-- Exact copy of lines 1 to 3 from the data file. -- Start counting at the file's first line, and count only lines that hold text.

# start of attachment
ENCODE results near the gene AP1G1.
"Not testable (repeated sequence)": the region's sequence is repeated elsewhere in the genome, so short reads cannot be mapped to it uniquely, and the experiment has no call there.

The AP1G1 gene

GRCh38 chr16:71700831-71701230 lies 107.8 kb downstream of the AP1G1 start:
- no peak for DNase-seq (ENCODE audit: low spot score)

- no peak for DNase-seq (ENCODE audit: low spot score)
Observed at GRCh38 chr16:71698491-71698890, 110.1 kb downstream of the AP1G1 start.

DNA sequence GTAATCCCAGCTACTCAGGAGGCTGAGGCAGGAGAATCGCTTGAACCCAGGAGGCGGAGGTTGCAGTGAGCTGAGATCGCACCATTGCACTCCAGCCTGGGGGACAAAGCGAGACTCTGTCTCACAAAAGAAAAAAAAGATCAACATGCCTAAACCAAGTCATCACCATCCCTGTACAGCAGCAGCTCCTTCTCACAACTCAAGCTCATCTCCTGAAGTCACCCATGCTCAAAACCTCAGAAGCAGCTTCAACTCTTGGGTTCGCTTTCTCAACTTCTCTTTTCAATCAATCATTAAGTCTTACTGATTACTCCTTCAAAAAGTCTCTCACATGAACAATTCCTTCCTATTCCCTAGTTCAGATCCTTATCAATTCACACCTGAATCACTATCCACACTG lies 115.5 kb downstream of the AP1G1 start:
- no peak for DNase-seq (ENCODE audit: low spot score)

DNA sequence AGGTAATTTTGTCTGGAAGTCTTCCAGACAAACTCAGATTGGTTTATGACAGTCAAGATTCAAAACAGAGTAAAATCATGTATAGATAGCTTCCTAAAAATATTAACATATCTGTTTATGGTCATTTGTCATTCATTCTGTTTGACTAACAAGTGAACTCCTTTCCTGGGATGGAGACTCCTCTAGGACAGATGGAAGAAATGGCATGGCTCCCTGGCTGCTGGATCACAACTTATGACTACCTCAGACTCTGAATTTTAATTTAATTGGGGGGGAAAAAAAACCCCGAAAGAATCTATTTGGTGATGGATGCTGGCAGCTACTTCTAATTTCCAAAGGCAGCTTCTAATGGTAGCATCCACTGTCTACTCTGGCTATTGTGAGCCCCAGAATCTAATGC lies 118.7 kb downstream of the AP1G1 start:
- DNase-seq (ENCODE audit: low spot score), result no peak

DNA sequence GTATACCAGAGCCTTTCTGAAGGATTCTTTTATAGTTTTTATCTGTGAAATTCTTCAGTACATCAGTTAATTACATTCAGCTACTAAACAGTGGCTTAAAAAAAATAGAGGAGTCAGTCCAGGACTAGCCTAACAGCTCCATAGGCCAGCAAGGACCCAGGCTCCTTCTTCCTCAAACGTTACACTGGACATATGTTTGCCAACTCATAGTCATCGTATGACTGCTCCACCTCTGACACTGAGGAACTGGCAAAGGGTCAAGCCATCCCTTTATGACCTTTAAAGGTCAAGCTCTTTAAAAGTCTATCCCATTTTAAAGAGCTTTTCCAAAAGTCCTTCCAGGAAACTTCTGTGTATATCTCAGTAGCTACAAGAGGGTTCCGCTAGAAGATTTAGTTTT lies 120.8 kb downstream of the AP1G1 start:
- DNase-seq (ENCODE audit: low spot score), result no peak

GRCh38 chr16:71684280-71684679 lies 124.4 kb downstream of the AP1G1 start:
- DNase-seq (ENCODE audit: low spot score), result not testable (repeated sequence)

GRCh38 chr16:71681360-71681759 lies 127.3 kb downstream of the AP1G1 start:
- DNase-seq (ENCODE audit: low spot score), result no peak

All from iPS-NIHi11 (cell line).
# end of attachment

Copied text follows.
ENCODE results near the gene AP1G1.
"Not testable (repeated sequence)": the region's sequence is repeated elsewhere in the genome, so short reads cannot be mapped to it uniquely, and the experiment has no call there.

The AP1G1 gene